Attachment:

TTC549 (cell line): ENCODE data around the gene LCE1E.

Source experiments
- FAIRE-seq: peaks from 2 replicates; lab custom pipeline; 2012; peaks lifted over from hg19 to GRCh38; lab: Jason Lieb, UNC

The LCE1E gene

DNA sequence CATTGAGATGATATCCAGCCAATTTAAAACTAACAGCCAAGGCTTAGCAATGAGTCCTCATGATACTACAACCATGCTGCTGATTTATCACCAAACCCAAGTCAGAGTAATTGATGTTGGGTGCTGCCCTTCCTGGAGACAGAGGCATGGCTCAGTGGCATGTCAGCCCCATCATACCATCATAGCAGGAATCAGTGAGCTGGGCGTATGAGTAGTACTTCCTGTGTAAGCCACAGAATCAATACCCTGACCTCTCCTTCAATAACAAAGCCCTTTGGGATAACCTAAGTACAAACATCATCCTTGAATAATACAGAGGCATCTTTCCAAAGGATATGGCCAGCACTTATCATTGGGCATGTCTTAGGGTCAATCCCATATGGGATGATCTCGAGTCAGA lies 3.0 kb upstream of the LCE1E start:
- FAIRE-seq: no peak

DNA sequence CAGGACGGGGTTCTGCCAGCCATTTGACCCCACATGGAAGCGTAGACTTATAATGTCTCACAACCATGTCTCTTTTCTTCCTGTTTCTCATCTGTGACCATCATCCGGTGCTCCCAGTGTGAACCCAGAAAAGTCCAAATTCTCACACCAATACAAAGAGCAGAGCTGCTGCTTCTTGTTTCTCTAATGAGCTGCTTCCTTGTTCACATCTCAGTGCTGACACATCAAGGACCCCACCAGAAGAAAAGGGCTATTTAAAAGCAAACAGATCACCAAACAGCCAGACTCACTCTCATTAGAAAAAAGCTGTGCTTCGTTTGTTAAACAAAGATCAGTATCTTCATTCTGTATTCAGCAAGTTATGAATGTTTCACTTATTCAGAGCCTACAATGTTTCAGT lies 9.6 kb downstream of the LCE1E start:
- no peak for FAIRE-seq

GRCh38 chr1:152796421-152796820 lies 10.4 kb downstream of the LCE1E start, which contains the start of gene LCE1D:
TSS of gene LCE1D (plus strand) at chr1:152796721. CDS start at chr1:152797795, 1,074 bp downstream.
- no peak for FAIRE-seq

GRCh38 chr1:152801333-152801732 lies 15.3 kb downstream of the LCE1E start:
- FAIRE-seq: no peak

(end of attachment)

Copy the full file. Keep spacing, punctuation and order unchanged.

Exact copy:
TTC549 (cell line): ENCODE data around the gene LCE1E.

Source experiments
- FAIRE-seq: peaks from 2 replicates; lab custom pipeline; 2012; peaks lifted over from hg19 to GRCh38; lab: Jason Lieb, UNC

The LCE1E gene

DNA sequence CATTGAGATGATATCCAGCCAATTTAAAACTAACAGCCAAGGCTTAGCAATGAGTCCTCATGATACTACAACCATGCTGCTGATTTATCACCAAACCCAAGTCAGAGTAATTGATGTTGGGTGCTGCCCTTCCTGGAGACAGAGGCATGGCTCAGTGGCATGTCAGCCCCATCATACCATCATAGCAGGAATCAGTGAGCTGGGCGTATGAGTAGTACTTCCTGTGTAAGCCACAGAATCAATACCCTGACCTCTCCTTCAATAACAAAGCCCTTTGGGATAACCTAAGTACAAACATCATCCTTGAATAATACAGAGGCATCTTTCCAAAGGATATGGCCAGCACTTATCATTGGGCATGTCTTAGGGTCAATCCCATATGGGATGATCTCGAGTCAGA lies 3.0 kb upstream of the LCE1E start:
- FAIRE-seq: no peak

DNA sequence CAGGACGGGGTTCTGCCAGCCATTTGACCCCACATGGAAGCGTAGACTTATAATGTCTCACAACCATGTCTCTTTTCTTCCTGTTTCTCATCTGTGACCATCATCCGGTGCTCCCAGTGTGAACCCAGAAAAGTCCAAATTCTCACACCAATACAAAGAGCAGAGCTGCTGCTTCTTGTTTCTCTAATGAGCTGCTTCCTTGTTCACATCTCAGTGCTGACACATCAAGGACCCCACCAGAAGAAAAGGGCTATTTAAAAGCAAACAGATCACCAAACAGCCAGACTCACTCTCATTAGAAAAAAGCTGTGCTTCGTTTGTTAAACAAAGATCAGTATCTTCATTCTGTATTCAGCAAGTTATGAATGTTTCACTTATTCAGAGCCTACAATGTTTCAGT lies 9.6 kb downstream of the LCE1E start:
- no peak for FAIRE-seq

GRCh38 chr1:152796421-152796820 lies 10.4 kb downstream of the LCE1E start, which contains the start of gene LCE1D:
TSS of gene LCE1D (plus strand) at chr1:152796721. CDS start at chr1:152797795, 1,074 bp downstream.
- no peak for FAIRE-seq

GRCh38 chr1:152801333-152801732 lies 15.3 kb downstream of the LCE1E start:
- FAIRE-seq: no peak